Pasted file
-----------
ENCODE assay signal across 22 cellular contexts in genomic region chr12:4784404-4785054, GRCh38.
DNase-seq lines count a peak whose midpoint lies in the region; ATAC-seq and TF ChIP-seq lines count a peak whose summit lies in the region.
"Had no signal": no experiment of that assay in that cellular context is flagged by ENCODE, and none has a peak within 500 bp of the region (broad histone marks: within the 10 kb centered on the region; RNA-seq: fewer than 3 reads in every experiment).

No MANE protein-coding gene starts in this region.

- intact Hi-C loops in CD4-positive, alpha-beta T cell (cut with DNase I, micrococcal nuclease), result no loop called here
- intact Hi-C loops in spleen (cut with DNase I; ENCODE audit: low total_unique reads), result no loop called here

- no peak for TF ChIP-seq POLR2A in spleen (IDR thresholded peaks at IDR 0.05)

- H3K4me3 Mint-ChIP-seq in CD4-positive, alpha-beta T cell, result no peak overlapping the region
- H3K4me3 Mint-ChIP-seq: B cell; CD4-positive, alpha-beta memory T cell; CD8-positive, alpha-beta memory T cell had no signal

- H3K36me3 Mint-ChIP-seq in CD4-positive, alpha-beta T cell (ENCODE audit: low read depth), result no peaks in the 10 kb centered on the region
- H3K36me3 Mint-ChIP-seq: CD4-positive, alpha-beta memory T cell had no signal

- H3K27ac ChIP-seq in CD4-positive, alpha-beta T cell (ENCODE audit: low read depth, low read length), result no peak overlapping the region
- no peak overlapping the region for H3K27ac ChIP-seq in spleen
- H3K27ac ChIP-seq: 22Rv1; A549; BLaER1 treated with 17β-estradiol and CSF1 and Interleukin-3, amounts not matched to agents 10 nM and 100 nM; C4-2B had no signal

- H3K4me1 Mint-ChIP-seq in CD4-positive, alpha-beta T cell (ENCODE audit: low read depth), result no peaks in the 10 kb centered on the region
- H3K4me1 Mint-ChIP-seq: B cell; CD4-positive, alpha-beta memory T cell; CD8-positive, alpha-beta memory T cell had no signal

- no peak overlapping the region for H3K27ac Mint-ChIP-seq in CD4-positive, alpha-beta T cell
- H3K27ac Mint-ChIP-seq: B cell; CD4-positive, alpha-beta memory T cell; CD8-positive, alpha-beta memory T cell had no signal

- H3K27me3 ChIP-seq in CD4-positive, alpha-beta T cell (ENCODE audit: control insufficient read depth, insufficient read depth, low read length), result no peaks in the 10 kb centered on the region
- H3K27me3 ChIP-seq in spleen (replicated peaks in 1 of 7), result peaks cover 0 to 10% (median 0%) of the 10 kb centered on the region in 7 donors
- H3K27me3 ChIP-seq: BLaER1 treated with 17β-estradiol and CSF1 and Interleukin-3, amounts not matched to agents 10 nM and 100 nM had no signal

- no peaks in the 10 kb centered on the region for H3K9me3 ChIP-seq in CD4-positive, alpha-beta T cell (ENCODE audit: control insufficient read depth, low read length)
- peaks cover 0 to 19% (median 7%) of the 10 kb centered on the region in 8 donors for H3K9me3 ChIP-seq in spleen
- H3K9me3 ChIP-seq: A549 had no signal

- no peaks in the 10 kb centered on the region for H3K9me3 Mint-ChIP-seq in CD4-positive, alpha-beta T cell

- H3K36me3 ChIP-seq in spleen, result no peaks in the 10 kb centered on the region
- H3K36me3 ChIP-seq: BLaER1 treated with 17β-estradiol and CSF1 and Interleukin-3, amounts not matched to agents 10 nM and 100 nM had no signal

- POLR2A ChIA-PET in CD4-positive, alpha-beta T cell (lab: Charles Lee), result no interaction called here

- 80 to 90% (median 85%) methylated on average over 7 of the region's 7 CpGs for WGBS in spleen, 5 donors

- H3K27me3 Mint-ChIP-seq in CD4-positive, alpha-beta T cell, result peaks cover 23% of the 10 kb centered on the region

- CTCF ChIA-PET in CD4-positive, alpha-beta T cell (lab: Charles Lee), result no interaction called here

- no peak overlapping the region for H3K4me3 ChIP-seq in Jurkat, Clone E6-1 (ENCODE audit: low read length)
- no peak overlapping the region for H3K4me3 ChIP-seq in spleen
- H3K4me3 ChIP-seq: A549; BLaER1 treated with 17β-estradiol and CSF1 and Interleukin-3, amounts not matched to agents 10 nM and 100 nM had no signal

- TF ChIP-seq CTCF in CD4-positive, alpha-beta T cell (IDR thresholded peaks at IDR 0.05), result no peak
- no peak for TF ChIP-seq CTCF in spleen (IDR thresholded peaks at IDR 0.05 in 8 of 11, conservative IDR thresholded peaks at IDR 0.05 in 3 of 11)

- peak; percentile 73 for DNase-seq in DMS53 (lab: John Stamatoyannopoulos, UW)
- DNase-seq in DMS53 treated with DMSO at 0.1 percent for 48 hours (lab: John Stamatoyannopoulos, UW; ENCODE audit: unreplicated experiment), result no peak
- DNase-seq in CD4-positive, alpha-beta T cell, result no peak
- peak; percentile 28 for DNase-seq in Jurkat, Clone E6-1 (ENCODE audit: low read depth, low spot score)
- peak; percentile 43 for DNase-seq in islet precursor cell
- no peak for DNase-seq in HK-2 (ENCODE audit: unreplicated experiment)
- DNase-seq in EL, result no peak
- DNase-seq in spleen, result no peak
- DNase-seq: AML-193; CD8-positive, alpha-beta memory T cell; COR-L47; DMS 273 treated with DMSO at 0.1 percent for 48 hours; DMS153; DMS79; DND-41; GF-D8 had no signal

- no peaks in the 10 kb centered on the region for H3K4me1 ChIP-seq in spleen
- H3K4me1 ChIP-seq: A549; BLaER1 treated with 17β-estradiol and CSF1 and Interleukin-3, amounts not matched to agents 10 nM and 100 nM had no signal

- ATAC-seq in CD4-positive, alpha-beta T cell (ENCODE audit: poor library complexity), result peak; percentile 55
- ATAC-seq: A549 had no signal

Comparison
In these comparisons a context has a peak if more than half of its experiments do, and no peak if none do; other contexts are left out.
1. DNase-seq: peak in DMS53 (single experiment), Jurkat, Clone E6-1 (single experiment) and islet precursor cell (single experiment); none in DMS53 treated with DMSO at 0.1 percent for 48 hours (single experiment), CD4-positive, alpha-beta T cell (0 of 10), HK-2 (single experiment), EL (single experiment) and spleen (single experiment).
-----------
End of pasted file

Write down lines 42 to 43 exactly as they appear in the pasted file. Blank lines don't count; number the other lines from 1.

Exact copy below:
- no peak for DNase-seq in HK-2 (ENCODE audit: unreplicated experiment)
- DNase-seq in EL, result no peak